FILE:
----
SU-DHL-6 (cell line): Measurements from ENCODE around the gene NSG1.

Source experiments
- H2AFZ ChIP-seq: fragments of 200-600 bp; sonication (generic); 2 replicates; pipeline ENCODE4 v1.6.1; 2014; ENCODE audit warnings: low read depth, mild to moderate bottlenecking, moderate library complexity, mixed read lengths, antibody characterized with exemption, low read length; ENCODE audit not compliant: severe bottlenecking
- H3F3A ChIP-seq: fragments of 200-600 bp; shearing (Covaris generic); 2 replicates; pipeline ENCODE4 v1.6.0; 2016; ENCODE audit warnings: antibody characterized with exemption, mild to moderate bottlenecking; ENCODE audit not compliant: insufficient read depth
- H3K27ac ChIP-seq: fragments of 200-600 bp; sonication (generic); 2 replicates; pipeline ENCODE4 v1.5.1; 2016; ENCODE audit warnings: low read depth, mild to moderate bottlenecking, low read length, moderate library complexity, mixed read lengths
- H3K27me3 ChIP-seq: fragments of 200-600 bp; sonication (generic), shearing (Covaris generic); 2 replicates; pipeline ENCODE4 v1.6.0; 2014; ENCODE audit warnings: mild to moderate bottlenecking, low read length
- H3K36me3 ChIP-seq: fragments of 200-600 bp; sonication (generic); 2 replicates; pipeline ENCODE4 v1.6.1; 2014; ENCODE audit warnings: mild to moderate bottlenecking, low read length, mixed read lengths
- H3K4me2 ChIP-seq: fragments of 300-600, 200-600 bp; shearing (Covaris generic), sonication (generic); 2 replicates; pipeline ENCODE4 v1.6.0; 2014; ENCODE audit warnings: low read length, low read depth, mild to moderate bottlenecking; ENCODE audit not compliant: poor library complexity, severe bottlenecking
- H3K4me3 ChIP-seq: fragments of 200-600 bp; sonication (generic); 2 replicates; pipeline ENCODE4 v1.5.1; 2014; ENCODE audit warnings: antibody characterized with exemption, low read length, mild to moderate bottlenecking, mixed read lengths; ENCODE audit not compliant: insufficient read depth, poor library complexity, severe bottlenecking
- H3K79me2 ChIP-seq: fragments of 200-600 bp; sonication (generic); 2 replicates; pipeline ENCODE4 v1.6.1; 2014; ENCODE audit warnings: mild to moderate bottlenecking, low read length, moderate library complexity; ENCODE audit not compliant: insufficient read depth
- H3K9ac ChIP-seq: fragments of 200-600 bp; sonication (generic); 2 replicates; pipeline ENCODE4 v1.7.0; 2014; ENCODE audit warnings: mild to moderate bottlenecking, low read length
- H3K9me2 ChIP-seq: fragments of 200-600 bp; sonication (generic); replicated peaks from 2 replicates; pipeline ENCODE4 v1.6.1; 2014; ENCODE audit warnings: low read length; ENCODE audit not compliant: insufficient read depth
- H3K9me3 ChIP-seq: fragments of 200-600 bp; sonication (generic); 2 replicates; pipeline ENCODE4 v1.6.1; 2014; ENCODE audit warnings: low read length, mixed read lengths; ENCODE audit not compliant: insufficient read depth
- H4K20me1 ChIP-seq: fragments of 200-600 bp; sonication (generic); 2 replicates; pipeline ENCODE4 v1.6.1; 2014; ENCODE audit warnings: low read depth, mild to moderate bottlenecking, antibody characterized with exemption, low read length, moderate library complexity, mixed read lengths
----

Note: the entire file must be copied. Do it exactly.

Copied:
SU-DHL-6 (cell line): Measurements from ENCODE around the gene NSG1.

Source experiments
- H2AFZ ChIP-seq: fragments of 200-600 bp; sonication (generic); 2 replicates; pipeline ENCODE4 v1.6.1; 2014; ENCODE audit warnings: low read depth, mild to moderate bottlenecking, moderate library complexity, mixed read lengths, antibody characterized with exemption, low read length; ENCODE audit not compliant: severe bottlenecking
- H3F3A ChIP-seq: fragments of 200-600 bp; shearing (Covaris generic); 2 replicates; pipeline ENCODE4 v1.6.0; 2016; ENCODE audit warnings: antibody characterized with exemption, mild to moderate bottlenecking; ENCODE audit not compliant: insufficient read depth
- H3K27ac ChIP-seq: fragments of 200-600 bp; sonication (generic); 2 replicates; pipeline ENCODE4 v1.5.1; 2016; ENCODE audit warnings: low read depth, mild to moderate bottlenecking, low read length, moderate library complexity, mixed read lengths
- H3K27me3 ChIP-seq: fragments of 200-600 bp; sonication (generic), shearing (Covaris generic); 2 replicates; pipeline ENCODE4 v1.6.0; 2014; ENCODE audit warnings: mild to moderate bottlenecking, low read length
- H3K36me3 ChIP-seq: fragments of 200-600 bp; sonication (generic); 2 replicates; pipeline ENCODE4 v1.6.1; 2014; ENCODE audit warnings: mild to moderate bottlenecking, low read length, mixed read lengths
- H3K4me2 ChIP-seq: fragments of 300-600, 200-600 bp; shearing (Covaris generic), sonication (generic); 2 replicates; pipeline ENCODE4 v1.6.0; 2014; ENCODE audit warnings: low read length, low read depth, mild to moderate bottlenecking; ENCODE audit not compliant: poor library complexity, severe bottlenecking
- H3K4me3 ChIP-seq: fragments of 200-600 bp; sonication (generic); 2 replicates; pipeline ENCODE4 v1.5.1; 2014; ENCODE audit warnings: antibody characterized with exemption, low read length, mild to moderate bottlenecking, mixed read lengths; ENCODE audit not compliant: insufficient read depth, poor library complexity, severe bottlenecking
- H3K79me2 ChIP-seq: fragments of 200-600 bp; sonication (generic); 2 replicates; pipeline ENCODE4 v1.6.1; 2014; ENCODE audit warnings: mild to moderate bottlenecking, low read length, moderate library complexity; ENCODE audit not compliant: insufficient read depth
- H3K9ac ChIP-seq: fragments of 200-600 bp; sonication (generic); 2 replicates; pipeline ENCODE4 v1.7.0; 2014; ENCODE audit warnings: mild to moderate bottlenecking, low read length
- H3K9me2 ChIP-seq: fragments of 200-600 bp; sonication (generic); replicated peaks from 2 replicates; pipeline ENCODE4 v1.6.1; 2014; ENCODE audit warnings: low read length; ENCODE audit not compliant: insufficient read depth
- H3K9me3 ChIP-seq: fragments of 200-600 bp; sonication (generic); 2 replicates; pipeline ENCODE4 v1.6.1; 2014; ENCODE audit warnings: low read length, mixed read lengths; ENCODE audit not compliant: insufficient read depth
- H4K20me1 ChIP-seq: fragments of 200-600 bp; sonication (generic); 2 replicates; pipeline ENCODE4 v1.6.1; 2014; ENCODE audit warnings: low read depth, mild to moderate bottlenecking, antibody characterized with exemption, low read length, moderate library complexity, mixed read lengths